The music is fantastic. Bright Cuban style – a mad mix of rhythm and beat, there are lots of people dancing, but mostly tourists. We watch with interest as single girls are being picked up for dancing by Cuban gigolos. (I’d like to find out how it works, for money or services? Maybe both? Do the young tourist girls know the rules here? Do they care?)
The next day it’s hot and just strolling around town during the day we meet a very nice Dutch couple. She is an “UNDERTAKER ” working for herself and apparently business is so good that she is considering getting a partner. She gives us a good quote, just in case we require her services!
After coffee and a few beers, we agree to meet up the following evening for dinner. Not planning to be clients, but happy to make new friends.
After an edible but ordinary dinner at some restaurant downtown (the ubiquitous shredded beef which at least is tasty), we hear Beatles music in a back street and find the “YESTERDAY CLUB”; a band of 6 (bass player black, singer white and 2 others who are Jamaican) playing all the old Beatles songs. The funny thing is, they play like it’s new and fresh, and we have to blink and pinch ourselves just to make sure we haven’t slipped back 40 years.
Before meeting our new friends for dinner the next day, we stroll around the town park and come across a little old, black man (he is 60 years old we find out later, so not as old as we thought). Peter was a fighter pilot trained in Moscow (so he says?) and he’s working as a tour guide here whenever he can find somebody to take him on. He’s not shy to talk about politics which is very unusual. We intend to find him again later today to talk some more.
We have a great night out at the Restaurant Museum again and are joined by another Dutch couple. We end up dancing at the RUMBA CLUB and somehow make our way back to our CASA at 2am.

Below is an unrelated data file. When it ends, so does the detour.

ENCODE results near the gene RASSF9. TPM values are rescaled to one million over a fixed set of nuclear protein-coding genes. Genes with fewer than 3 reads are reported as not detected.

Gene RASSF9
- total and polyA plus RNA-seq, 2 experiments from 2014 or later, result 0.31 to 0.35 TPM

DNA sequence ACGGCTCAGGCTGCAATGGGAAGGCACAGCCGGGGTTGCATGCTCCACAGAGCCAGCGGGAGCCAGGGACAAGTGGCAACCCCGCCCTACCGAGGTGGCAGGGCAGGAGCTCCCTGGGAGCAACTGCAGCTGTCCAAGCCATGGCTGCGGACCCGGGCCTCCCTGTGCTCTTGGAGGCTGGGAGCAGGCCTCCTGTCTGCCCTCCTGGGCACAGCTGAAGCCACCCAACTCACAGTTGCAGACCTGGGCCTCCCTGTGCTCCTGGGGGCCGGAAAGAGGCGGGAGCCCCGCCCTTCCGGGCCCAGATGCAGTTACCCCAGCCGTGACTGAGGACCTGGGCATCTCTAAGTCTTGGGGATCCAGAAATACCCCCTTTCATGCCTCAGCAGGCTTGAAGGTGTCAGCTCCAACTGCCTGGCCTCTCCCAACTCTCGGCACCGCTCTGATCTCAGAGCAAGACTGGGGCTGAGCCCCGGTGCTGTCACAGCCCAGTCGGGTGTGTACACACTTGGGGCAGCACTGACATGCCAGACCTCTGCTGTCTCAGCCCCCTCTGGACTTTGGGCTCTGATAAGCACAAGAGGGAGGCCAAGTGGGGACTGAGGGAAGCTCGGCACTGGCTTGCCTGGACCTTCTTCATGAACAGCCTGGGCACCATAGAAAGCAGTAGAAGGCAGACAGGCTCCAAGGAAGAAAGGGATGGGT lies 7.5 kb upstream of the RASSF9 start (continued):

We’ve pretty much set a pattern of sleeping late, then just lazing around until mid afternoon SIESTA.
But today I have a little excitement in the morning when I see a SCORPION on the wall just next to our suitcase. Our Host comforts us telling us it is only a little one and they are not deadly in Cuba. Just very uncomfortable if stung. Do we believe that? Not sure.
We had arranged to meet PETER again (black guy in the park) and he starts telling us that he believes that Castro will be dead in a few months and they’ll have an election next year. He thinks there’s a politician from Santa Clara who might be the go for Cuba. Peter thinks that the grass on the other side of the fence is not very green in comparison with Cuba. We are interested in his reasoning, and have to say he has a point: for after all they enjoy free health care, free education, free dental, free public phones, about $3.00 per month electricity bill. But then the average wage is $30 per month, so for us, we guess it’s all relative, and $30 per month wouldn’t leave much room for high living. In a way, it explains all the touts and gigolos who populate heavily the public areas looking to make an extra dollar or two out of the much richer tourists.
This time, we have dinner out at a restaurant that has been recommended by some tourists and has a good write-up on the LPG. It’s just so-so. Lobster and shrimps ok, but the octopus is shoe soles hard. But the ubiquitous shredded beef is ok.
After, some more of the same music at Plaza de Musica. But, we’re now noticing that the music is pretty much made for the tourists, always the same, mostly just salsa, which tends to get a bit monotonous.
Back at Casa at the early hour of 12pm! We can hear loud music every night through our little window until always about 3-4 am.
Our next day is REALLY LAZY! Breakfast and back to rest in bed. Afternoon coffee and later meeting up with PETER to say bye-bye.
We bought on the street 12 Cigars. Biggish for $5. Not sure what’s in them. Horse, Cow or dog shit?
I bought a box of 25 in Havana much smaller ones for $50. They are Monte Cristos.
If this is my last entry into this diary you know why!
The next day I am still alive after smoking a huge cigar last night.
We had quite nice dinner at our CASA. Prawns, fish, rice, salad of avocado and gelato afterwards.
Then we went out and met up with the Dutch couple had more Mojitos and music. Some how we got complimentary glasses of 7 year old rum from our “Mafia” host Caesar. (I’m suspicious of this, and have a feeling we’ve paid for it somewhere, somehow)…
The next day we’re moving on to Cienfuego, so we pack it in and have an early night at 12am.”
And so our travellers get ready for the last couple of legs of their journey around Cuba. By this time they’re starting to get the lie of the land, and figure out a few big question marks. Thanks Gaby.
Gaby and Chrissie ☺